From the Editor: The long road

| Print |  Email
Articles - June 2013
Tuesday, May 28, 2013

0613 EditorLetterIf someone were to tally my eco-friendly virtues and vices, the chart would look something like this: In the plus column would be bike commuting; i.e., my daily 8-mile round trip from Northeast Portland to downtown. I also compost, recycle, grow some of my own vegetables and unplug electronic devices at night.

On the minus side, plenty of household activities have me — and my family — dropping a rung or two on the sustainability ladder. We waste too much food, take excessively long showers and buy an abundance of stuff we don’t use. Plus, having two teenagers doesn’t exactly reduce the old carbon footprint. At least in my house, adolescent rebellion takes the form of throwing banana peels and cardboard in the garbage instead of the compost and recycling bins.

So there you have it: a few green hits, more than a few misses and, underlying it all, a (mostly) unwavering desire to do more on the greenhouse gas-reduction front.

That spirit — of accomplishment tempered with continuous improvement — informs our 100 Best Green workplaces project, now in its fifth year. Our ranking of the winners, revealed in this issue, is based on surveys of employees and employers from 440 firms and nonprofits on a range of sustainable practices.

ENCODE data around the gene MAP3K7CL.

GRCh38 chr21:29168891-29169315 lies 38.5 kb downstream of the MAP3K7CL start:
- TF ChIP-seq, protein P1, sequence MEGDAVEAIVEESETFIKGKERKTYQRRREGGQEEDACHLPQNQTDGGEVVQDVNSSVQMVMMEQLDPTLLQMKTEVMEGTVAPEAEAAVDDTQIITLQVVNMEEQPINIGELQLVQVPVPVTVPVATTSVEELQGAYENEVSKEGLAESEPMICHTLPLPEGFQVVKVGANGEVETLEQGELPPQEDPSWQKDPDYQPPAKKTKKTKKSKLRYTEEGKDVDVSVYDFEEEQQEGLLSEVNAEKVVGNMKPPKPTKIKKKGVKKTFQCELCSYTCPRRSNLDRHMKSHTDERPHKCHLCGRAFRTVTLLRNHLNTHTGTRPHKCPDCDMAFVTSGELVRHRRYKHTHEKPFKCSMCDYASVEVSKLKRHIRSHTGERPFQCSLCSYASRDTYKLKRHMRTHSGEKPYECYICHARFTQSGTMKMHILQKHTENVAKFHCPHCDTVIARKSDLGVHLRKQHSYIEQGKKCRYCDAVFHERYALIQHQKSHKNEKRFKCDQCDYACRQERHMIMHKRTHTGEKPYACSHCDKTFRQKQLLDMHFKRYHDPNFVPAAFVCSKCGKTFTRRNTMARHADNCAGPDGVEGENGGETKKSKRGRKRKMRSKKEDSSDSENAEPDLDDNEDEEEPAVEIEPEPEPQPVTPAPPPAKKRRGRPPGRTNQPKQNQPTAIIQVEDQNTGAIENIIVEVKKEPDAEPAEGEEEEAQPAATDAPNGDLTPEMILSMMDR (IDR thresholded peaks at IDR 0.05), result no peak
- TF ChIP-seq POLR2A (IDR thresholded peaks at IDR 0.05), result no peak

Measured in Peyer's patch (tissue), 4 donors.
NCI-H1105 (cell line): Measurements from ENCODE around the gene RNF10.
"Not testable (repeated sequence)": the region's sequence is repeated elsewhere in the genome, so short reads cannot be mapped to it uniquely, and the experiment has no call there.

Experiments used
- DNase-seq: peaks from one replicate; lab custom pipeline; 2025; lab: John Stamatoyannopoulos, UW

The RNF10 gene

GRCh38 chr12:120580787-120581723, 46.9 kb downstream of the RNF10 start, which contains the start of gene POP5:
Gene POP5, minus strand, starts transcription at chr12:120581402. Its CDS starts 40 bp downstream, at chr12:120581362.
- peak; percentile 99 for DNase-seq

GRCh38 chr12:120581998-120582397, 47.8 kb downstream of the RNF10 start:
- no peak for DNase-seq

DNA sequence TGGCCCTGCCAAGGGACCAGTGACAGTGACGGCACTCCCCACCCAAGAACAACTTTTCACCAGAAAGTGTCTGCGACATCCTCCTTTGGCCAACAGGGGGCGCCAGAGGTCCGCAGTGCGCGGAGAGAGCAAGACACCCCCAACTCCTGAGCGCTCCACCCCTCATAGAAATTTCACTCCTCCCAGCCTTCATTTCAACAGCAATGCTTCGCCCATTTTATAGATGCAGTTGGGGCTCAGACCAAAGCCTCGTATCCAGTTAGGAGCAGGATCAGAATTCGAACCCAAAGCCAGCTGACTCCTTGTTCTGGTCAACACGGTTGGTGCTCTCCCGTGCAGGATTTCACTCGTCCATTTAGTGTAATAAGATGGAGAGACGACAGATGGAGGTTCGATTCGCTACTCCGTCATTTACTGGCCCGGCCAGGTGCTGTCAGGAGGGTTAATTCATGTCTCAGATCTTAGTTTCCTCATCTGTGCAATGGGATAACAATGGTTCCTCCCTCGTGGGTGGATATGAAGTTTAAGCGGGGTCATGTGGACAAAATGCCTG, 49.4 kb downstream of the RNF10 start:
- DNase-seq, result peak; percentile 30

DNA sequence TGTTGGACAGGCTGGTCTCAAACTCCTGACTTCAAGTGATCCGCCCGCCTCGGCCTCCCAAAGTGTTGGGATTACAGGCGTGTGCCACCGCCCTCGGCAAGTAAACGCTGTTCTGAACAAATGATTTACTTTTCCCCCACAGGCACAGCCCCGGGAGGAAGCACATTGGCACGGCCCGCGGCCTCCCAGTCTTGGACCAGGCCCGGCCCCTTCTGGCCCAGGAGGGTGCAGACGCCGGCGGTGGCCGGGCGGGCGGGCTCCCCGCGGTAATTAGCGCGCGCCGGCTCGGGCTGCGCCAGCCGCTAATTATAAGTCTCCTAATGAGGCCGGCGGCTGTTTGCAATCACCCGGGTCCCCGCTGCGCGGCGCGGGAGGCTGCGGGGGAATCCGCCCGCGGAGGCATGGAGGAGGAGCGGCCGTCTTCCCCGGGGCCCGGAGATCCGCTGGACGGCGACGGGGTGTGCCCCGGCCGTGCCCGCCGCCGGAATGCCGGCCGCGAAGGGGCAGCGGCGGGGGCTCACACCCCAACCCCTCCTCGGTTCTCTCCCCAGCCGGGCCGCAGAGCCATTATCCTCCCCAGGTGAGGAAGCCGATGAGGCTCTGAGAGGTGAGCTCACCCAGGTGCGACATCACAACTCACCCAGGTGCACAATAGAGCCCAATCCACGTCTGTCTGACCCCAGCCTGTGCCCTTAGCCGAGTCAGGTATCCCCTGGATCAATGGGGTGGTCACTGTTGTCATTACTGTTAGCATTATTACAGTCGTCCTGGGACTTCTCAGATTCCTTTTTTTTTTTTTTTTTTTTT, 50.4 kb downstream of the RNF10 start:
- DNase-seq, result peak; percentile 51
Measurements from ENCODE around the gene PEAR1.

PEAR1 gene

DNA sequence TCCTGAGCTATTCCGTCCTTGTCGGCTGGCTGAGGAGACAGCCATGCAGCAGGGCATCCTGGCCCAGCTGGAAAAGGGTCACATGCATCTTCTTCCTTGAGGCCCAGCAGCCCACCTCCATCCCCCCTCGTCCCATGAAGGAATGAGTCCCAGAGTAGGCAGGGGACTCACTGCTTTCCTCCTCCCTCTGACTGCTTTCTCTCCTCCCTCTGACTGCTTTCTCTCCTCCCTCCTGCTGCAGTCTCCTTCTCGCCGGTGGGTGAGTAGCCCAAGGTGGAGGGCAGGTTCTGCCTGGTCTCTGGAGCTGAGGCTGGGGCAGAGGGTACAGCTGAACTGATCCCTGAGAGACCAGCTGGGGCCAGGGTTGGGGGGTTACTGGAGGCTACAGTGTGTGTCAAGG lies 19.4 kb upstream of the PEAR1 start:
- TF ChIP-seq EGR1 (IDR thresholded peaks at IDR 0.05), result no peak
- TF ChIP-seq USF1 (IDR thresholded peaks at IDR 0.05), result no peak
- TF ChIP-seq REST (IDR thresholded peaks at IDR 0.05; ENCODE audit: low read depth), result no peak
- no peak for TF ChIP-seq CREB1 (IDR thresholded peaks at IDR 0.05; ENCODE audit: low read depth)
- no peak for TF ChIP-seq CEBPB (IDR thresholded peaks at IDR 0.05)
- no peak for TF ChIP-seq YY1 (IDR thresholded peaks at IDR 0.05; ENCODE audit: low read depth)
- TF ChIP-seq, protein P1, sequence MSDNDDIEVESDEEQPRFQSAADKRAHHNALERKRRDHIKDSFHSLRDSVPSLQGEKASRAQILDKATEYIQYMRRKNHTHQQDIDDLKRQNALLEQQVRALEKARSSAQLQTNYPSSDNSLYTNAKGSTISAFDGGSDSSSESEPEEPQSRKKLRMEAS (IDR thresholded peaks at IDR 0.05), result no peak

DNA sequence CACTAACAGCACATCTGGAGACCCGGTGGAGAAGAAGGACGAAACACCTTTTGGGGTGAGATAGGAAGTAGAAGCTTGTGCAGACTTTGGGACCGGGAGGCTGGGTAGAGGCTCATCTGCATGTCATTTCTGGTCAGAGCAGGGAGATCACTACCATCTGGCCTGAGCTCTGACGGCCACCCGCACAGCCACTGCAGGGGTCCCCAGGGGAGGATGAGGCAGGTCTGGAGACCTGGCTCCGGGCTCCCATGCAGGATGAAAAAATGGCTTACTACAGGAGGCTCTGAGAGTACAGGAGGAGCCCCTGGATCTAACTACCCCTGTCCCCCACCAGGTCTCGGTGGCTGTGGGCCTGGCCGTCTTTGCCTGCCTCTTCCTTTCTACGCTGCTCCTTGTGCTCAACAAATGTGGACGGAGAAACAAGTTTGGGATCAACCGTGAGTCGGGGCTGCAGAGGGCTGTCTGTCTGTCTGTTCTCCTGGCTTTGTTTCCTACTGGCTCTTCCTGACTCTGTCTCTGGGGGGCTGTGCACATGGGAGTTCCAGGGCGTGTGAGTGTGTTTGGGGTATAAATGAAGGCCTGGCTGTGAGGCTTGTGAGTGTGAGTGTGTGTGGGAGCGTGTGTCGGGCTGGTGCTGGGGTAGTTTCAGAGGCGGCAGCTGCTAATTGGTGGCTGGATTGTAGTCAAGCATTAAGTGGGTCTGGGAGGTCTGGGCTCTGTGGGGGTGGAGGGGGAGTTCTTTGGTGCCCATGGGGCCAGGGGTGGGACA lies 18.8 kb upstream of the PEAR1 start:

Collectively, 100 Best employees were most satisfied with their employers’ commitment to recycling, energy conservation and transportation options. But employees also called out areas in need of improvement, including water conservation and toxics reduction.

Our cover story this month features yet another sustainability ranking, showing how Oregon stacks up in five industry sectors. That analysis also revealed mixed results, with Oregon pushing full-steam ahead on low-emission vehicles and green materials research, yet stumbling on clean tech manufacturing.

Back to my own green tally: Biking to work, of course, cuts down on pollution and congestion; it also saves money on gas and parking. But the month of May threw a wrench into things, as rainy weather had me hunting for an electric space heater to dry my shoes and socks post-commute. That’s a definite minus in the excess energy consumption column.

Ah, yes … sustainability is rewarding, but getting there is a long and complicated road.




0 #1 Where is list?Guest 2013-06-11 22:55:30
There is a circular reference to "see the list" that keeps coming back to this page. Where is the list?

Quote | Report to administrator
0 #2 WebmasterGuest 2013-06-11 23:00:40
The list is at the link below. If you have any hints on where the circular reference is, we would like to know, thank you!
Quote | Report to administrator
0 #3 guestGuest 2014-04-08 18:37:25
Still no list. Thanks for the link, but it doesn't display the list...even when I copy and paste. :/
Quote | Report to administrator

More Articles

OB Poll: Wineries and groceries

Friday, October 24, 2014

24-winethumbA majority of respondents agreed: Local vineyards should remain Oregon-owned and quality is the most important factor when determining where to eat or buy groceries.


Dan and Louis Oyster Bar opens up to a changing neighborhood

The Latest
Thursday, December 11, 2014
121114-oystervidBy MEGHAN NOLT

VIDEO: Revamping a Classic — an iconic eatery stays relevant in a changing marketplace.